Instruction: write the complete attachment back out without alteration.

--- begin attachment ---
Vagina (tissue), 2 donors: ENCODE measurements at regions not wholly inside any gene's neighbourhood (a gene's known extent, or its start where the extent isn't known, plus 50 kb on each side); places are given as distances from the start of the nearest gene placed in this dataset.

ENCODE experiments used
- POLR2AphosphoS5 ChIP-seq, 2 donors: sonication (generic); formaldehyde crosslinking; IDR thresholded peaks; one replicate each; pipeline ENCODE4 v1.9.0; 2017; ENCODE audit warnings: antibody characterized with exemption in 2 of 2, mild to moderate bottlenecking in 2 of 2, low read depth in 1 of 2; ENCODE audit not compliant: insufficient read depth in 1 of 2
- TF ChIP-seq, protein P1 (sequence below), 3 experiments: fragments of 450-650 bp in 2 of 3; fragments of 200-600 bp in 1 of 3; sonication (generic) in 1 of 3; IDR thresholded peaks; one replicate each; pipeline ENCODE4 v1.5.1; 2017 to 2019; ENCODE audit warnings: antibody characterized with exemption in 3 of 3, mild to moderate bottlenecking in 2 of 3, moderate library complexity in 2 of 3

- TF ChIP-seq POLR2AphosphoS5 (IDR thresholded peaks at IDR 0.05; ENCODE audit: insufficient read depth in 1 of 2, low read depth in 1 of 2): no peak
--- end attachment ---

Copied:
Vagina (tissue), 2 donors: ENCODE measurements at regions not wholly inside any gene's neighbourhood (a gene's known extent, or its start where the extent isn't known, plus 50 kb on each side); places are given as distances from the start of the nearest gene placed in this dataset.

ENCODE experiments used
- POLR2AphosphoS5 ChIP-seq, 2 donors: sonication (generic); formaldehyde crosslinking; IDR thresholded peaks; one replicate each; pipeline ENCODE4 v1.9.0; 2017; ENCODE audit warnings: antibody characterized with exemption in 2 of 2, mild to moderate bottlenecking in 2 of 2, low read depth in 1 of 2; ENCODE audit not compliant: insufficient read depth in 1 of 2
- TF ChIP-seq, protein P1 (sequence below), 3 experiments: fragments of 450-650 bp in 2 of 3; fragments of 200-600 bp in 1 of 3; sonication (generic) in 1 of 3; IDR thresholded peaks; one replicate each; pipeline ENCODE4 v1.5.1; 2017 to 2019; ENCODE audit warnings: antibody characterized with exemption in 3 of 3, mild to moderate bottlenecking in 2 of 3, moderate library complexity in 2 of 3

- TF ChIP-seq POLR2AphosphoS5 (IDR thresholded peaks at IDR 0.05; ENCODE audit: insufficient read depth in 1 of 2, low read depth in 1 of 2): no peak